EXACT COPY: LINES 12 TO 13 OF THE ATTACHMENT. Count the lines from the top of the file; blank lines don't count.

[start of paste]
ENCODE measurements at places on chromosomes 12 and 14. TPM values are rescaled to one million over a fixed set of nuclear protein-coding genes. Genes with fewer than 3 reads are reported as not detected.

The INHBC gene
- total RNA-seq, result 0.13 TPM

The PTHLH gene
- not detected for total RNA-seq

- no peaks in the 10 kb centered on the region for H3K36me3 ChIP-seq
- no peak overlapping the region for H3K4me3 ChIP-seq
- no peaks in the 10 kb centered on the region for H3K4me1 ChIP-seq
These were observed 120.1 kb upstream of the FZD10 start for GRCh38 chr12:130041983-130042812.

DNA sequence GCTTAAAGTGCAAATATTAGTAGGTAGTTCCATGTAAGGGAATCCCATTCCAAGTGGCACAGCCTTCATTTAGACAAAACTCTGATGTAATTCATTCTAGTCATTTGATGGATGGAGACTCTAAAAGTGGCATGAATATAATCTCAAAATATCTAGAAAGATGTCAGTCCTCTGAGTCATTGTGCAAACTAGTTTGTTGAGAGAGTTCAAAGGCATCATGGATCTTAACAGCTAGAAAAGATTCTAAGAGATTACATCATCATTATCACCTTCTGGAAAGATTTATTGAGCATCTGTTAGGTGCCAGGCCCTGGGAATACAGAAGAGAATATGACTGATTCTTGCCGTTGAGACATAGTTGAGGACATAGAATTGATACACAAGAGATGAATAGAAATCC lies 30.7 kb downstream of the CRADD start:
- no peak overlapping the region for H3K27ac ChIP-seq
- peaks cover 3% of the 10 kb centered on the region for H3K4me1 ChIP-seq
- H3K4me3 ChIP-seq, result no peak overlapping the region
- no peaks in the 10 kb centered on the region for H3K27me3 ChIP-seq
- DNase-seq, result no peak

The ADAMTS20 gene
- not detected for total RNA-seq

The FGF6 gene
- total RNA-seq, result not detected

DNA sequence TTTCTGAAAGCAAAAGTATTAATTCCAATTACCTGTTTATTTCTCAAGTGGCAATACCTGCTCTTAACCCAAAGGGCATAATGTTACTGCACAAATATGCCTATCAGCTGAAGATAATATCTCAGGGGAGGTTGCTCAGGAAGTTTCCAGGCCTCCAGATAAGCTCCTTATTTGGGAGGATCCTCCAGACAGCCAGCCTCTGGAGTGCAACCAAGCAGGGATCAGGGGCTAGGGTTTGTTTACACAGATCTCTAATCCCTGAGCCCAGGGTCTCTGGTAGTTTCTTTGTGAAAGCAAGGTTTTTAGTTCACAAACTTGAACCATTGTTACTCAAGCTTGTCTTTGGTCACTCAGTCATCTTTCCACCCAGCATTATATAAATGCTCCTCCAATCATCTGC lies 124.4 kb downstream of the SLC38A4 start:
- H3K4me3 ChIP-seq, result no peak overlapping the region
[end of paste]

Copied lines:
- peaks cover 3% of the 10 kb centered on the region for H3K4me1 ChIP-seq
- H3K4me3 ChIP-seq, result no peak overlapping the region